Scientists regularly discard up to 90 percent of the signals from monitoring of brain waves, one of the oldest techniques for observing changes in brain activity. They discard this data as noise because it produces a seemingly irregular pattern like those seen in river fluctuations, seismic waves, heart rates, stock market prices and a wide variety of other phenomena.
Now, though, researchers at Washington University School of Medicine in St. Louis have found evidence that these data may contain significant information about how the brain works. In a study published in the May 13 Neuron, a closer look reveals not only previously unrecognized patterns in the data but also shows that putting the brain to work on a simple task can change those patterns.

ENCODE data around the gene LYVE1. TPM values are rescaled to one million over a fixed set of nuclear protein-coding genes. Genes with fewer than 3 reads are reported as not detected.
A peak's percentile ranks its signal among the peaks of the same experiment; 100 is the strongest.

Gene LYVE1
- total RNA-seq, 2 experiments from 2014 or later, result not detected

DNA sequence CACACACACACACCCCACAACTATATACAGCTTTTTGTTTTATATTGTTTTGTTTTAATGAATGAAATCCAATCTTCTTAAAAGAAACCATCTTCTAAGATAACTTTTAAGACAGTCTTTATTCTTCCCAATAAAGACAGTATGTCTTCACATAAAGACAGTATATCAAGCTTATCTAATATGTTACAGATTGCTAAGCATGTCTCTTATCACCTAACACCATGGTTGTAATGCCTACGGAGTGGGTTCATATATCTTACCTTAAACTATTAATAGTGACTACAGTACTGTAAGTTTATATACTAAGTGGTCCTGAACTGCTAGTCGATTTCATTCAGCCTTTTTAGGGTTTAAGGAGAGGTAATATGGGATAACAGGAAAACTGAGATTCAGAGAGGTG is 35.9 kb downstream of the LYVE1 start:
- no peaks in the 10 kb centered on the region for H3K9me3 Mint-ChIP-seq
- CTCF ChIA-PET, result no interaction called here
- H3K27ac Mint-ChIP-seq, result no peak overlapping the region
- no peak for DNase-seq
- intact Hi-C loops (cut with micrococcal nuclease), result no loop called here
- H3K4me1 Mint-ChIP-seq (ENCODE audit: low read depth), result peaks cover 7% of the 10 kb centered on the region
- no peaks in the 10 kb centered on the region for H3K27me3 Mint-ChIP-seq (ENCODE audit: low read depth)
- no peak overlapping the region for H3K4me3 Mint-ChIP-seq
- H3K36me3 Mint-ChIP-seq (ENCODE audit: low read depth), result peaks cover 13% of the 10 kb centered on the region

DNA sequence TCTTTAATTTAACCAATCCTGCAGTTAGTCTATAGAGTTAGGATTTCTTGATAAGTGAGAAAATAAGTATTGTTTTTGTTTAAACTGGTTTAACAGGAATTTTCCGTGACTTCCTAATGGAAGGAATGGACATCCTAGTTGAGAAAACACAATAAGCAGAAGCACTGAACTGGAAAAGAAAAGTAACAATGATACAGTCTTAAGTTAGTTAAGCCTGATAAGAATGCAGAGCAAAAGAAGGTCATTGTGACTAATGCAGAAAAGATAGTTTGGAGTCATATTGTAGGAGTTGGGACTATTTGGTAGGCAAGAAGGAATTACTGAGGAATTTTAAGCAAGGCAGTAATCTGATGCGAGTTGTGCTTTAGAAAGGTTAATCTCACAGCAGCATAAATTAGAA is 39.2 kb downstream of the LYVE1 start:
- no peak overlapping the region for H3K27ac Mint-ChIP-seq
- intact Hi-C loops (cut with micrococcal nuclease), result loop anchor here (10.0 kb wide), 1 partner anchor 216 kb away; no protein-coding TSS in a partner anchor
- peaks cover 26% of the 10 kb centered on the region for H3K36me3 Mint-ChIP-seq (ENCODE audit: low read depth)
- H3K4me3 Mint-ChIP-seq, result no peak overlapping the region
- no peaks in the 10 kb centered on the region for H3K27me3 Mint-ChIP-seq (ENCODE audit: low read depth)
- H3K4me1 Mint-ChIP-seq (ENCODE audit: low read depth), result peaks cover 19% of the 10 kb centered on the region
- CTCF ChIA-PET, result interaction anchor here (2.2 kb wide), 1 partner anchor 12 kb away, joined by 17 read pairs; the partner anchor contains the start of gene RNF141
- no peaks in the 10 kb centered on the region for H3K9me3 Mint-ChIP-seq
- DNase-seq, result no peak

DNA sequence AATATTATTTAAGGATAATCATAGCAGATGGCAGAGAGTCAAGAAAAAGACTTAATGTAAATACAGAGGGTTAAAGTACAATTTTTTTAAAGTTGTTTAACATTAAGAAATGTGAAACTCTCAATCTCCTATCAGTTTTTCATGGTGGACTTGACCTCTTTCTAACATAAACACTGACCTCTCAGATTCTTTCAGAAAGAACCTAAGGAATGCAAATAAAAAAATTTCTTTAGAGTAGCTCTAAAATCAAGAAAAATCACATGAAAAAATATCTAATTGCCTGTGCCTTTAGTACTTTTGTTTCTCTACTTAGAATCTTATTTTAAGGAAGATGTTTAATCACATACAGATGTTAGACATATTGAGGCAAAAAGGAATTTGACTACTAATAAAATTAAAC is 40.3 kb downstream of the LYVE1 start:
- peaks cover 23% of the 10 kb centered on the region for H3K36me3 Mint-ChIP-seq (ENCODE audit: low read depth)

“We don’t yet know how to decode the information contained in these signals, but the fact that they’re such a large part of brain activity and that they can be modulated when you do a task suggests that they are going to be very important to understanding the brain,” says lead author Biyu Jade He, PhD, a postdoctoral fellow.
Are they talking about 1/ƒ noise (pink noise) here? The brain does generate 1/ƒ noise.
(via Phase III)